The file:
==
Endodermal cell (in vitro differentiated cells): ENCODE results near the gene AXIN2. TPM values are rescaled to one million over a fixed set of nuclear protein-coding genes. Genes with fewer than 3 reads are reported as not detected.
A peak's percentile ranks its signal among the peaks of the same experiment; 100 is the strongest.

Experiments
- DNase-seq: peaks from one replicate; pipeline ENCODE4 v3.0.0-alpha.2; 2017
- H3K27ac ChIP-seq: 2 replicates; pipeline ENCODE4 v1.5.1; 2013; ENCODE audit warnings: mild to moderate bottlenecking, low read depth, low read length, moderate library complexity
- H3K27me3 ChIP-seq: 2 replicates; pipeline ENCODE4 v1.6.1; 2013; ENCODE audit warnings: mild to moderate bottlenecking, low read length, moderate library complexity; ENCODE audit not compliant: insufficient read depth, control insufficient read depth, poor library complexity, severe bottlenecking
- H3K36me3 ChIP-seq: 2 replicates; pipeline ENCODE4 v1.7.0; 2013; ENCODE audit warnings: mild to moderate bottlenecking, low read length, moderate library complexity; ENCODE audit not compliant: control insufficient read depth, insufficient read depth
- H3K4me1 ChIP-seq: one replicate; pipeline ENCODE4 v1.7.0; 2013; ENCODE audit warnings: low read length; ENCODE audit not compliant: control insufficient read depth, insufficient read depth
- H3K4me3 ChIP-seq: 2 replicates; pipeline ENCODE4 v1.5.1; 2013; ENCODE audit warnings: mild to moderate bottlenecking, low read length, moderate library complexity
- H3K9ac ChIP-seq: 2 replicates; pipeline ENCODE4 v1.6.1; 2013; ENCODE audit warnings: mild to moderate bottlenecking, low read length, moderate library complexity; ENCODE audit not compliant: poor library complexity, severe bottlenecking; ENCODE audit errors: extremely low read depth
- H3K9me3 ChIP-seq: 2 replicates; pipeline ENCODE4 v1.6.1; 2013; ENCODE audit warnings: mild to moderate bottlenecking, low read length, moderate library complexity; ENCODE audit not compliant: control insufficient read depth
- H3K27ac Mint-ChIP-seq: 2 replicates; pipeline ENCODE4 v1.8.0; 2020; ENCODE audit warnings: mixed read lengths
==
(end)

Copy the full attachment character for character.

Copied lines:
Endodermal cell (in vitro differentiated cells): ENCODE results near the gene AXIN2. TPM values are rescaled to one million over a fixed set of nuclear protein-coding genes. Genes with fewer than 3 reads are reported as not detected.
A peak's percentile ranks its signal among the peaks of the same experiment; 100 is the strongest.

Experiments
- DNase-seq: peaks from one replicate; pipeline ENCODE4 v3.0.0-alpha.2; 2017
- H3K27ac ChIP-seq: 2 replicates; pipeline ENCODE4 v1.5.1; 2013; ENCODE audit warnings: mild to moderate bottlenecking, low read depth, low read length, moderate library complexity
- H3K27me3 ChIP-seq: 2 replicates; pipeline ENCODE4 v1.6.1; 2013; ENCODE audit warnings: mild to moderate bottlenecking, low read length, moderate library complexity; ENCODE audit not compliant: insufficient read depth, control insufficient read depth, poor library complexity, severe bottlenecking
- H3K36me3 ChIP-seq: 2 replicates; pipeline ENCODE4 v1.7.0; 2013; ENCODE audit warnings: mild to moderate bottlenecking, low read length, moderate library complexity; ENCODE audit not compliant: control insufficient read depth, insufficient read depth
- H3K4me1 ChIP-seq: one replicate; pipeline ENCODE4 v1.7.0; 2013; ENCODE audit warnings: low read length; ENCODE audit not compliant: control insufficient read depth, insufficient read depth
- H3K4me3 ChIP-seq: 2 replicates; pipeline ENCODE4 v1.5.1; 2013; ENCODE audit warnings: mild to moderate bottlenecking, low read length, moderate library complexity
- H3K9ac ChIP-seq: 2 replicates; pipeline ENCODE4 v1.6.1; 2013; ENCODE audit warnings: mild to moderate bottlenecking, low read length, moderate library complexity; ENCODE audit not compliant: poor library complexity, severe bottlenecking; ENCODE audit errors: extremely low read depth
- H3K9me3 ChIP-seq: 2 replicates; pipeline ENCODE4 v1.6.1; 2013; ENCODE audit warnings: mild to moderate bottlenecking, low read length, moderate library complexity; ENCODE audit not compliant: control insufficient read depth
- H3K27ac Mint-ChIP-seq: 2 replicates; pipeline ENCODE4 v1.8.0; 2020; ENCODE audit warnings: mixed read lengths